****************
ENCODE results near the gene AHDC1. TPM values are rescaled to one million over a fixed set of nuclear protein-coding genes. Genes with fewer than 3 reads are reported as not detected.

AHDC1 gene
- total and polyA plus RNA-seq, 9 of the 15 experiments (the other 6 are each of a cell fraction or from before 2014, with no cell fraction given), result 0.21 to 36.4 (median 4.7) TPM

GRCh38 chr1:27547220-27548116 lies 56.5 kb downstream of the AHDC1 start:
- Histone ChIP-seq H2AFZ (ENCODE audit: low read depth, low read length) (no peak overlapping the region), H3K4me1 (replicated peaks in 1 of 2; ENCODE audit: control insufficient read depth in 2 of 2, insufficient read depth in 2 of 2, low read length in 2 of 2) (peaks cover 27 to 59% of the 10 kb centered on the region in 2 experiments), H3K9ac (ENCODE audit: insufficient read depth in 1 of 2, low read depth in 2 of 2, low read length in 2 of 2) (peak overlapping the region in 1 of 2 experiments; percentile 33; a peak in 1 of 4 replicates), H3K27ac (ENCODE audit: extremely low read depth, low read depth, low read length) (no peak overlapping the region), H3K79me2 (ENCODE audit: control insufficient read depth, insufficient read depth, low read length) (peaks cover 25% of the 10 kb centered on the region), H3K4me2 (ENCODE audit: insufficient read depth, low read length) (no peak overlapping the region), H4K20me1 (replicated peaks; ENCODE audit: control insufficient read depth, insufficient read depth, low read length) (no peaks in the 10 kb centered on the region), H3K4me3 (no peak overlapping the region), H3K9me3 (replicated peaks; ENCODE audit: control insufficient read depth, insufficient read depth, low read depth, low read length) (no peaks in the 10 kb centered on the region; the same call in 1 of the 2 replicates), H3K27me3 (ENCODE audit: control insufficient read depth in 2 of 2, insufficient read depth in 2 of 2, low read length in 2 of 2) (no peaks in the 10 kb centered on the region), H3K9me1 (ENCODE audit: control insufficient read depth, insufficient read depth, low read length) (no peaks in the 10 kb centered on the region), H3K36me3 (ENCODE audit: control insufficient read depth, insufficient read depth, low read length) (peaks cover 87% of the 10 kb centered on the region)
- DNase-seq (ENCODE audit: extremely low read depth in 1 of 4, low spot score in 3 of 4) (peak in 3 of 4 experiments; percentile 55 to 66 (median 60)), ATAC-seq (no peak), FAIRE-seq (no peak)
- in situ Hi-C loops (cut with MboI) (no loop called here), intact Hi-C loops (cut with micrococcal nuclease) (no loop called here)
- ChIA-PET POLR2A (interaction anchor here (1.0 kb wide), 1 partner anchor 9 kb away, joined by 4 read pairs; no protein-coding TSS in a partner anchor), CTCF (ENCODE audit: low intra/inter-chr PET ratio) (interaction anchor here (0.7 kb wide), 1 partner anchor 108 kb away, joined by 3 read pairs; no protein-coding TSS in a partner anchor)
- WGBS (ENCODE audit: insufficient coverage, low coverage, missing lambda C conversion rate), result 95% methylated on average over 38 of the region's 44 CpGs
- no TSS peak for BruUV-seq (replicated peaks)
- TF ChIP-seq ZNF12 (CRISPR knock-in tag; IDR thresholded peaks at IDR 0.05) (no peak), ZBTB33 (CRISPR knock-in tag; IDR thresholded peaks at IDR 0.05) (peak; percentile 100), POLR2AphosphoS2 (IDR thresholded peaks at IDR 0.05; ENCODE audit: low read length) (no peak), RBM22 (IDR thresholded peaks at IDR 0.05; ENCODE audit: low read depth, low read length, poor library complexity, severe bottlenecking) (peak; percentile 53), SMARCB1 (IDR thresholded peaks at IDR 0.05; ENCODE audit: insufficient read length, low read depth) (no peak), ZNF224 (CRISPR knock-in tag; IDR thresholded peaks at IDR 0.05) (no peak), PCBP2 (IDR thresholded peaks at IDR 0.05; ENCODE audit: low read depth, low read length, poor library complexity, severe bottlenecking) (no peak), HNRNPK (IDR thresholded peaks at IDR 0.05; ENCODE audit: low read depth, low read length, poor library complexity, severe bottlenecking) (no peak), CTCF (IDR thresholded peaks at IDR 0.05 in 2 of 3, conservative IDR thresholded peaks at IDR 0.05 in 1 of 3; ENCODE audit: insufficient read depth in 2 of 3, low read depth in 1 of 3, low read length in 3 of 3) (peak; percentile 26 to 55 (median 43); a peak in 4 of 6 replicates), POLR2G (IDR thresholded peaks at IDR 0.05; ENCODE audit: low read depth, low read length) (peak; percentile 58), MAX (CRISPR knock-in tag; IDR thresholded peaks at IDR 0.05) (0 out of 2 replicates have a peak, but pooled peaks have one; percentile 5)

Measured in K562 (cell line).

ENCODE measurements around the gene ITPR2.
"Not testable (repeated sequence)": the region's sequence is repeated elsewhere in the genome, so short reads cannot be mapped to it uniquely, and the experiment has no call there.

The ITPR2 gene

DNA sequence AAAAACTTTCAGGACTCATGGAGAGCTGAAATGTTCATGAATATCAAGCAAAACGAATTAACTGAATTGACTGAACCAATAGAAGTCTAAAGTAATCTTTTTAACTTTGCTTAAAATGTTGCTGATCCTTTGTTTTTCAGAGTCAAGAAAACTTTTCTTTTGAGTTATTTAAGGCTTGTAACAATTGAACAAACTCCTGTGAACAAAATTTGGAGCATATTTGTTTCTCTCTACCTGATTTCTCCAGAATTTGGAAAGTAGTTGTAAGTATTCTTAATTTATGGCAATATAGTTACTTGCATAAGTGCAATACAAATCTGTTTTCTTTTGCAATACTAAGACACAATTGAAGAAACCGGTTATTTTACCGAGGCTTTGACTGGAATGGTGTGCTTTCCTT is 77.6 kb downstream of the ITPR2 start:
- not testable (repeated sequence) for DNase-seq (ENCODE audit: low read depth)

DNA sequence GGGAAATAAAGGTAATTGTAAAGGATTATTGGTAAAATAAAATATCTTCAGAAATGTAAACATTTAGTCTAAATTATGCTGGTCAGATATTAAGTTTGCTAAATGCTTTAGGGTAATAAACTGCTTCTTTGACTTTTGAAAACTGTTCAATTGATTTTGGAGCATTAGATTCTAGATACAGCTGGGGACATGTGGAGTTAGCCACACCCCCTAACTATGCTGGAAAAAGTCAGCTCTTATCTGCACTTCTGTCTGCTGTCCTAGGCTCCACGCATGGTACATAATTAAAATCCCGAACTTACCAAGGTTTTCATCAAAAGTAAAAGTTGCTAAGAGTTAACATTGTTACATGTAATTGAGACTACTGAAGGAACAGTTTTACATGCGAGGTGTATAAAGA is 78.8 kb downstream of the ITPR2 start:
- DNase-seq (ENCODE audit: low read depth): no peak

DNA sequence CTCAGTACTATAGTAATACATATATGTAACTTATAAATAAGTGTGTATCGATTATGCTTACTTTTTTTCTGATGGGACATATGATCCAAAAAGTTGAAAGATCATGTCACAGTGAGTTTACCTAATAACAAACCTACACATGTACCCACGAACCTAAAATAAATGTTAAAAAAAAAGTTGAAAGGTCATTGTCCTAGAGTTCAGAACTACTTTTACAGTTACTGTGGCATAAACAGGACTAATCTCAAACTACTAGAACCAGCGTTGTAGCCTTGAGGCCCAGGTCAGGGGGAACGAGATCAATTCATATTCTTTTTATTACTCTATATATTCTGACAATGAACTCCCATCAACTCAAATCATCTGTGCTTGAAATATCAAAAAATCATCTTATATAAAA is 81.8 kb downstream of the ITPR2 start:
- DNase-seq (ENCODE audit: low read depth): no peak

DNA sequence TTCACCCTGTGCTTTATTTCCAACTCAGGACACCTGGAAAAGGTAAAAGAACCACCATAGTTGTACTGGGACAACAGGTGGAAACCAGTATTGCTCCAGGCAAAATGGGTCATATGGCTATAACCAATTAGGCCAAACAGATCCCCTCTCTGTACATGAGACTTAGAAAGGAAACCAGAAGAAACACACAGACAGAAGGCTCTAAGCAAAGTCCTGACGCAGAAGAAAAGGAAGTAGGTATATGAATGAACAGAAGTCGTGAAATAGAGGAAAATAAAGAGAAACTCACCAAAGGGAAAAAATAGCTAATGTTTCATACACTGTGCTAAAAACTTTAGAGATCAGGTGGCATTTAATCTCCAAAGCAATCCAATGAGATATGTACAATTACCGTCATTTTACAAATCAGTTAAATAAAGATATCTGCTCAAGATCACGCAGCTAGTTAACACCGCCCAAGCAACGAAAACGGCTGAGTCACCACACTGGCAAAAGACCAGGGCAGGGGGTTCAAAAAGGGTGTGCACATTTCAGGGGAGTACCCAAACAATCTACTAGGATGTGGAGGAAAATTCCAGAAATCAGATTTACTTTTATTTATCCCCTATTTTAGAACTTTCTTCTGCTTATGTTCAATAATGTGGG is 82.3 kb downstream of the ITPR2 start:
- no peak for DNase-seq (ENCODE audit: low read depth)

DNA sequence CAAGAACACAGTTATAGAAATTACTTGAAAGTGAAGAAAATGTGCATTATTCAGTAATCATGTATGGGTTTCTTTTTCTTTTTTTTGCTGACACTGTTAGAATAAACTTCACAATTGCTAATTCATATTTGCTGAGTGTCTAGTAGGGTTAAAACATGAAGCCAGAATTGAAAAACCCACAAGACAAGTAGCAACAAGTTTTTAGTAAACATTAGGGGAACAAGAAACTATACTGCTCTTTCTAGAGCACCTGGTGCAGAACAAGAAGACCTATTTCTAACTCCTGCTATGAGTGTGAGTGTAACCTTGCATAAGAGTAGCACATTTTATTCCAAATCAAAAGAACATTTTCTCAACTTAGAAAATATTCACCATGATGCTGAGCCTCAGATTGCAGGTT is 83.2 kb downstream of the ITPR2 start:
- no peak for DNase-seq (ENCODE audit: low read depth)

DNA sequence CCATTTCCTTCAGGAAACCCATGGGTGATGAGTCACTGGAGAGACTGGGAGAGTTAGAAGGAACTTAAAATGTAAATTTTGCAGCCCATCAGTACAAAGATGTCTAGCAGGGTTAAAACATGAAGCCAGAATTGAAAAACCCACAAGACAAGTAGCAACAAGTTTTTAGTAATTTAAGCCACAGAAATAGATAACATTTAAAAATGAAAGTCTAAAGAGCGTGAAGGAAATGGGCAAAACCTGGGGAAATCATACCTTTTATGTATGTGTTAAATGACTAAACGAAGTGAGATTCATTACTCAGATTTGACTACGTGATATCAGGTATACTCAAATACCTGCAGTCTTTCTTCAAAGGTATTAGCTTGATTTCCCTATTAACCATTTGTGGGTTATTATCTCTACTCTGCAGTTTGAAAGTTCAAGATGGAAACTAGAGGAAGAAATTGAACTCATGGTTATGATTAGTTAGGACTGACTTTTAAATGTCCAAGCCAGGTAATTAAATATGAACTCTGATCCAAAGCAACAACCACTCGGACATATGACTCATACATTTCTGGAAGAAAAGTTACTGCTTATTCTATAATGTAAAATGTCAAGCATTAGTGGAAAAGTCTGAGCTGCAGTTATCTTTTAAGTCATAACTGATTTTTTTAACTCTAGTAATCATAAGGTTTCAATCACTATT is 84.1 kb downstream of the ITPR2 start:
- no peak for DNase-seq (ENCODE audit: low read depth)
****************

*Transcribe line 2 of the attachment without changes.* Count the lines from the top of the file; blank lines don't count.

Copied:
AHDC1 gene